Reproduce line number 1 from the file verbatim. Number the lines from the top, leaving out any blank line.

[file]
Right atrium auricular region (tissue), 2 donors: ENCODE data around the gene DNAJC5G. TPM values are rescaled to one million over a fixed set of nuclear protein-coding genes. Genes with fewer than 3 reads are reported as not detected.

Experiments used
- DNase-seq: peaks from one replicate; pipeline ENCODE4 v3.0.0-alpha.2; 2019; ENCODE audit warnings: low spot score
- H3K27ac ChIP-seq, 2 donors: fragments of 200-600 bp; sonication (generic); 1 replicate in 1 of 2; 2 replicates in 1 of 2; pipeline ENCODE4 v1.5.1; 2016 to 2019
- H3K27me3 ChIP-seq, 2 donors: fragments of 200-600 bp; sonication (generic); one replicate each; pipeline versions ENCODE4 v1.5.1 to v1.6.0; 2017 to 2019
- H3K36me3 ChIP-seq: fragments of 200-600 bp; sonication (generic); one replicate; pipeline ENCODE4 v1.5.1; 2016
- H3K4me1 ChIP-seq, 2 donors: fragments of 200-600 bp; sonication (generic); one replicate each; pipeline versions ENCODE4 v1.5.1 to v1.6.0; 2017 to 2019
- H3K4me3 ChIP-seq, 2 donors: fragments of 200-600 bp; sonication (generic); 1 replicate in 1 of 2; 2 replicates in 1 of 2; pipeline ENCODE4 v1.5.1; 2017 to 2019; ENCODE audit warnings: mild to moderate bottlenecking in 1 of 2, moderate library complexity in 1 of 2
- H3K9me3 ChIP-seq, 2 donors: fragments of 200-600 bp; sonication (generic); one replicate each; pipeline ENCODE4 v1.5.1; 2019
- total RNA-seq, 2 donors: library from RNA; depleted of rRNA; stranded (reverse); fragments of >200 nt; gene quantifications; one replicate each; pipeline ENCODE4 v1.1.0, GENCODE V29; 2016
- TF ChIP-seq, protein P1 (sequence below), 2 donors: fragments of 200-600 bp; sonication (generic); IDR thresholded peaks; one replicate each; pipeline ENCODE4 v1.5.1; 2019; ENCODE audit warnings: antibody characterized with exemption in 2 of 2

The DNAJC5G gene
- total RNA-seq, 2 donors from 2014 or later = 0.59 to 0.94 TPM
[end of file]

Right atrium auricular region (tissue), 2 donors: ENCODE data around the gene DNAJC5G. TPM values are rescaled to one million over a fixed set of nuclear protein-coding genes. Genes with fewer than 3 reads are reported as not detected.